Alexander Technique Teacher with a corporate background
I like to view the Alexander Technique as exploring how we respond to stimuli and the quality we bring to our awareness in movement. And if the stimulus is too big for us, learning how to reduce it. That may be from finding a more mechanically advantageous way of performing a physical task to learning to mentally stop and and reassess how you are going to respond. A far cry from the Posture Police that I’m usually labelled with, not that your posture wont benefit from this way of thinking.
Now, that’s all well and good, but does that mean you should try and “Alexander” your way through every waking moment? Thankfully no, that would be unrealistic and frankly unappealing. Yes your awareness of yourself will improve with Alexander Technique lessons so that you naturally choose, and have the ability, to take better care of yourself, but there are also some common sense ways to reduce the challenges (stimuli) you face at work.
Thankfully you’re not literally chained to your desk.
The office environment presents all sorts of physical and mental challenges, the main one being having to sit at your computer all day with the associated problems that brings. Thankfully it is possible to reduce the amount of time you sit at your desk and keep you more mobile with a few changes to how you approach your working day, and in my previous career working in IT, this is what I did myself (except for the last point, or at least I’m not admitting to it):
- Get a hands free set for your desk phone. Obviously this helps when you are talking on the phone and need to use your computer, but in addition, it’s great to stand up and pace whenever you talk on the phone. You’ll even find your conversations more engaging and that you communicate better.
- Get the teas/coffees in for your team. Not only does this get you away from your desk, it’ll make you popular too.
- Go for a smokeless cigarette break. Seriously. Smoking may be health scourge no.1, but at least smokers get a regular break. And for as long as cigarettes are legal I recommend that you join them, albeit upwind, and amaze yourself with the insider information that comes out in smoke breaks.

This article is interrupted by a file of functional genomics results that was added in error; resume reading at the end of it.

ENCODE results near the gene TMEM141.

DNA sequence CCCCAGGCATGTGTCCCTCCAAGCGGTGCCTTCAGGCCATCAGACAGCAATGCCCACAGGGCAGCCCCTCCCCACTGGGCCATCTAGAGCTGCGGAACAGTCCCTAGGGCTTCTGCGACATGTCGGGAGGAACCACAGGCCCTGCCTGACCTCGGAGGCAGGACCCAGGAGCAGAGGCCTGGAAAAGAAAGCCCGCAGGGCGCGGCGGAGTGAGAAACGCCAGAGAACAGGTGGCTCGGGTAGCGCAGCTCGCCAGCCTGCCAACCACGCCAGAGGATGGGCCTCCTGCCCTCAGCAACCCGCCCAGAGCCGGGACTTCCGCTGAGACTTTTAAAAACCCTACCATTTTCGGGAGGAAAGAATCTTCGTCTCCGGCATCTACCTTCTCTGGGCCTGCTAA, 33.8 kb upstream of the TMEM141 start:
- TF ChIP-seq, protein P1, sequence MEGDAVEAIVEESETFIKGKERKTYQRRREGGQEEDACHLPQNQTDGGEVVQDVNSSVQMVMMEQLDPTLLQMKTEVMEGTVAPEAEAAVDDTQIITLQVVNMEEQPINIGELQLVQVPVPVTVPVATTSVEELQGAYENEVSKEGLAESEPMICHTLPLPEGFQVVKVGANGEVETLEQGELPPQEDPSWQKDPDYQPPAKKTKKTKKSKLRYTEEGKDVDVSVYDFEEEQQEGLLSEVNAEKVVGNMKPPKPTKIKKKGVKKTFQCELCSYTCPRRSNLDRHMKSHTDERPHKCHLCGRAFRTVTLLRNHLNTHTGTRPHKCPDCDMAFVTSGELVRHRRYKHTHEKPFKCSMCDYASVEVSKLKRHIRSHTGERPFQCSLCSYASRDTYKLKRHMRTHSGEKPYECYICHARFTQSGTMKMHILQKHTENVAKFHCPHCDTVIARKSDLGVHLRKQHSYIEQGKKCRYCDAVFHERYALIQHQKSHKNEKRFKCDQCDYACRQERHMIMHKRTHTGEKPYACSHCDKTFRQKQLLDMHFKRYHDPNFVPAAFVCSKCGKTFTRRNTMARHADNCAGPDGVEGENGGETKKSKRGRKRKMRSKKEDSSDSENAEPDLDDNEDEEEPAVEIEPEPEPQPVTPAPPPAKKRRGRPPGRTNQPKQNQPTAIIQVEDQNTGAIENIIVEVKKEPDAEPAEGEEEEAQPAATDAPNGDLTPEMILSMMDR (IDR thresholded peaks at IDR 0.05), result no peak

- Get up and talk to a colleague in person instead of using instant messengering or email, especially if they are in another room or on another floor.
- And finally, we have my friend Sarah Warman to thank for this, and I’m going to quote her exactly as she posted it on her Twitter feed: “If ur feeling achey sitting at a desk all day, take a break & GO DANCE IN THE LOO! Ur body will be so happy!! (As will u!) #GODANCEINTHELOO” – and why not, if your colleagues are getting the teas and coffees in too you should get plenty of opportunities to dance!
I gave a presentation of the Alexander Technique to a Human Resources manager from a major chain of hotels not long ago, and it was these simple ideas (minus Sarah’s wonderful contribution) that had him writing furiously in his notepad. What hadn’t escaped his notice was that they also helped to build better communication and relationships within and between departments. Bonus.
And for the times you can’t get away from your desk? Have a read through my previous blog on sitting well to help you make the most of the situation and I’ll continue to write some more tips for you in future blogs, so do check back in.
So hows about setting yourself a 5 day challenge to incorporate as many of the above points as possible and then report back here and tell me how it is all going?
Hopefully these ideas will help to bring some ease to your working day, but if it’s been “one of those” days, and we all have them, there’s a little Alexander Technique exercise you can do for yourself when you get home called constructive rest, and I’ll write more on that soon.
P.S. extra thought, take the stairs instead of the elevator! If you work in a very tall building at least take them when you are going down, it’s invariably quicker than waiting for the lift to turn up!
This blog was originally posted here.
The Alexander Technique has been clinically proven for back pain via an NHS funded, gold standard randomised trial. It was performed by Southampton University and their results were published in the British Medical Journal.
It is also endorsed by Backcare.org.uk, a lottery funded organisation.
World wide resource for the Society of Teachers of The Alexander Technique: www.stat.org.uk
Follow Adrian Farrell on Twitter: www.twitter.com/AdrianFarrellAT